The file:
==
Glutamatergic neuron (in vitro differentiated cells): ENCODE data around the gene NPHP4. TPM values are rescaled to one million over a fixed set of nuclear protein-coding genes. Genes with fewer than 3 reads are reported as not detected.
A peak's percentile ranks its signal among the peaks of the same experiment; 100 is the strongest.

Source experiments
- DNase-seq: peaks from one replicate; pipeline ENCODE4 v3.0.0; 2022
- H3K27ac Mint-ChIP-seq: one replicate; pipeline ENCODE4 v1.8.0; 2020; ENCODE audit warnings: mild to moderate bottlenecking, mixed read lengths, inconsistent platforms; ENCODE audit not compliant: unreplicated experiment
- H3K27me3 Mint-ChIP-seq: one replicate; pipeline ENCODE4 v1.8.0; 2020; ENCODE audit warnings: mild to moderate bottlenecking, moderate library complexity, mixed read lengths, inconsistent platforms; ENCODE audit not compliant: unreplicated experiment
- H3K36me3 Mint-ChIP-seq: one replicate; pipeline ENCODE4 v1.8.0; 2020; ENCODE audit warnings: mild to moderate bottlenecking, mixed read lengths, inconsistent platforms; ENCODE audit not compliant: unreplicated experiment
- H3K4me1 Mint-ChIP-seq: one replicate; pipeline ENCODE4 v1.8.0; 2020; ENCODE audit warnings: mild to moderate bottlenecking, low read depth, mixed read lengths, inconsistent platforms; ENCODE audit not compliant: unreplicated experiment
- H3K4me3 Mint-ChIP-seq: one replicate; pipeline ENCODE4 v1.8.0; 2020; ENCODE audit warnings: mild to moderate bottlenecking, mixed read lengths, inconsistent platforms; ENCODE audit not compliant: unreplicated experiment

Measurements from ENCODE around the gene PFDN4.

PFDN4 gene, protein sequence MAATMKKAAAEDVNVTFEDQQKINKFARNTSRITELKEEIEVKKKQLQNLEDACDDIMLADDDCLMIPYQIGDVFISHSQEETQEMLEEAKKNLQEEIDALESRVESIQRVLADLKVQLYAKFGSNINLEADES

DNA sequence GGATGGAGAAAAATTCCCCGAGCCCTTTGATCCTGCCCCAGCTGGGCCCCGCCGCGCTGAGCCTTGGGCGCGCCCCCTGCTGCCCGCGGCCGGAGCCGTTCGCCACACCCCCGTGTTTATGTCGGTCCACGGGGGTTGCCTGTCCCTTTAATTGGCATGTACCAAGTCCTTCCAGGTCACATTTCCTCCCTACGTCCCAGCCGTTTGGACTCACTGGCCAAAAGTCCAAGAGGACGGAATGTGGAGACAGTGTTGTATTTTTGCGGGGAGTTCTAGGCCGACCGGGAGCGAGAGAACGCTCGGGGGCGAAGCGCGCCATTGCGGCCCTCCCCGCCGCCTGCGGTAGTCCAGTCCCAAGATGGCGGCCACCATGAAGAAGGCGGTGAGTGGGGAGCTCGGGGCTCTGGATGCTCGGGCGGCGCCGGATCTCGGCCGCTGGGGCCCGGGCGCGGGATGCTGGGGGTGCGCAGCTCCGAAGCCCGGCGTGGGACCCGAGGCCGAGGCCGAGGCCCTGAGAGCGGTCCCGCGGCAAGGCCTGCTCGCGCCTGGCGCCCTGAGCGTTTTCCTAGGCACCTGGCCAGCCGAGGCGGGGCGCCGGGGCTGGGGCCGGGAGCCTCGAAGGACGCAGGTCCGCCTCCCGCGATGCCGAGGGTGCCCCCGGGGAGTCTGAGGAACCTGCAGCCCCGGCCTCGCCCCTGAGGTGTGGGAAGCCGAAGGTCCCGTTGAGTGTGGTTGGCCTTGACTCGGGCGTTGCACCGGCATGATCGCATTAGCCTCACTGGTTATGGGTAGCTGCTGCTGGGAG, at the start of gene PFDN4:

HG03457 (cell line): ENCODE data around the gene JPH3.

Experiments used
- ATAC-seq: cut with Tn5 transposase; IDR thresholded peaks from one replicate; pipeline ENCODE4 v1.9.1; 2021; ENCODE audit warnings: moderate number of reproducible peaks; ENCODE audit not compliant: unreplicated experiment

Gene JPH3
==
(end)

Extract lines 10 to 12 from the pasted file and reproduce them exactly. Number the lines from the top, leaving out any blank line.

Measurements from ENCODE around the gene PFDN4.

PFDN4 gene, protein sequence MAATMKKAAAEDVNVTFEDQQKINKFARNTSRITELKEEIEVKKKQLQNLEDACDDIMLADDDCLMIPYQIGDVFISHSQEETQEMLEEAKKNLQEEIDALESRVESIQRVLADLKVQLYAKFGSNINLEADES

DNA sequence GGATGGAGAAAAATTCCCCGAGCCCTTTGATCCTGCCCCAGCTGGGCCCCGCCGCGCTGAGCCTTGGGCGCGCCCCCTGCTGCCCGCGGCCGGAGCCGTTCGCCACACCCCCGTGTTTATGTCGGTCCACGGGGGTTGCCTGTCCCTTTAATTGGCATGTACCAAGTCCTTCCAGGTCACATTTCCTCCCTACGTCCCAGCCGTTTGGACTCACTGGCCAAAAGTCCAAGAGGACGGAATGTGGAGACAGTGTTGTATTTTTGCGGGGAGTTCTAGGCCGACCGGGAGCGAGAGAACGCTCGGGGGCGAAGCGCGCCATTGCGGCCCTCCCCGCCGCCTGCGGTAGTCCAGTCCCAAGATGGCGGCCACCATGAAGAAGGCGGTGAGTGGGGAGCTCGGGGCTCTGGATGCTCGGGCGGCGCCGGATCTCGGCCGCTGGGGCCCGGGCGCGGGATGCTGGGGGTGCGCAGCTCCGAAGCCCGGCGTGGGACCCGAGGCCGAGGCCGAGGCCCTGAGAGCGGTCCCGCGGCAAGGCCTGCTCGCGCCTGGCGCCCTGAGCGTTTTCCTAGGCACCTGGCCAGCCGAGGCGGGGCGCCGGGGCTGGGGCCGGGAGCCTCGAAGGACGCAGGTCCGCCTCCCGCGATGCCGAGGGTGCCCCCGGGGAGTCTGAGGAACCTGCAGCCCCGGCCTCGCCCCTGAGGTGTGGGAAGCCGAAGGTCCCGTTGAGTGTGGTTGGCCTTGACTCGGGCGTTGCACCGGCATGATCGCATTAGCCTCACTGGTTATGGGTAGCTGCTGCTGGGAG, at the start of gene PFDN4: